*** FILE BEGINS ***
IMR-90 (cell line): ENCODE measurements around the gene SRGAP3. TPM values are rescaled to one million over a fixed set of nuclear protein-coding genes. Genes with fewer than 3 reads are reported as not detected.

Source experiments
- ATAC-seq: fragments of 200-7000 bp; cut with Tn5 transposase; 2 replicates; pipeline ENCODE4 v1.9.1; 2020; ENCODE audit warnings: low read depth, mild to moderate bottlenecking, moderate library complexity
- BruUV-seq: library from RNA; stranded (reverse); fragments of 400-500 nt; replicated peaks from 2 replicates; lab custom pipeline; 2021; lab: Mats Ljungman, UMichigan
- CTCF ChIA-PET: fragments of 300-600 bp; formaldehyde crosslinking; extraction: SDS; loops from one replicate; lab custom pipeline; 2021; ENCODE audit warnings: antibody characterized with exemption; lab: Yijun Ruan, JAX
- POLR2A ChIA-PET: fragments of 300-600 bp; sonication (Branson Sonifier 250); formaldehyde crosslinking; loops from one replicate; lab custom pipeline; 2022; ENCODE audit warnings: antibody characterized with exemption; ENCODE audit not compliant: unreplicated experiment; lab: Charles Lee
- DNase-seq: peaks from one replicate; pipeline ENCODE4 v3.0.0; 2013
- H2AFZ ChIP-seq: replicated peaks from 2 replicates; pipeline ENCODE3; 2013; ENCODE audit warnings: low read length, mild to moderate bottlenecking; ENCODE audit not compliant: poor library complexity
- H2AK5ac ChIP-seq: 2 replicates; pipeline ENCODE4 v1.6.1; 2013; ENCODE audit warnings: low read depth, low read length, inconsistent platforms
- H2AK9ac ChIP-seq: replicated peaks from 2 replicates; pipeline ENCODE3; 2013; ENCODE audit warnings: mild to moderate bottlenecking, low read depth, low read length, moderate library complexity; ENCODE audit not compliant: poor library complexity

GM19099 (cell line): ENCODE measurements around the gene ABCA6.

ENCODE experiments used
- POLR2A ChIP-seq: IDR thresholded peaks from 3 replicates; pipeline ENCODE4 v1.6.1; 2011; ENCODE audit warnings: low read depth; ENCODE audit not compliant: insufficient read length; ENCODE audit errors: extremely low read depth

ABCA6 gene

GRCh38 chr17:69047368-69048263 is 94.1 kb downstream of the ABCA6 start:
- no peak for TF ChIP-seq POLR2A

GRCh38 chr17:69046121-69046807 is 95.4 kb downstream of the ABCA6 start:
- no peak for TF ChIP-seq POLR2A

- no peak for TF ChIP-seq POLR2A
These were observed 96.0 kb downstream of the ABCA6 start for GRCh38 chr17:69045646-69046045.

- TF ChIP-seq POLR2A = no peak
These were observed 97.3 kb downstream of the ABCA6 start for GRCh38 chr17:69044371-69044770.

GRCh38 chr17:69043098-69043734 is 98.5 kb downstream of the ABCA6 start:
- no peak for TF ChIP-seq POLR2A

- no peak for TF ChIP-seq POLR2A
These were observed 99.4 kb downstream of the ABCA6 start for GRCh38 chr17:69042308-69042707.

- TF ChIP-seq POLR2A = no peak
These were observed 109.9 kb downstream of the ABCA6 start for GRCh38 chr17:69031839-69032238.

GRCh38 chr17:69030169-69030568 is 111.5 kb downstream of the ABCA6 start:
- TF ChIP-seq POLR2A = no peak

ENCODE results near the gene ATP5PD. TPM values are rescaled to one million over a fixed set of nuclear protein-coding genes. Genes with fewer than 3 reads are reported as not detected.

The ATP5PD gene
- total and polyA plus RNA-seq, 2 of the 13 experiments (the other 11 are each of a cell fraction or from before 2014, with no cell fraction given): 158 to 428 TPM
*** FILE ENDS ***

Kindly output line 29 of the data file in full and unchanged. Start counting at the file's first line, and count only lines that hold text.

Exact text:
GRCh38 chr17:69030169-69030568 is 111.5 kb downstream of the ABCA6 start: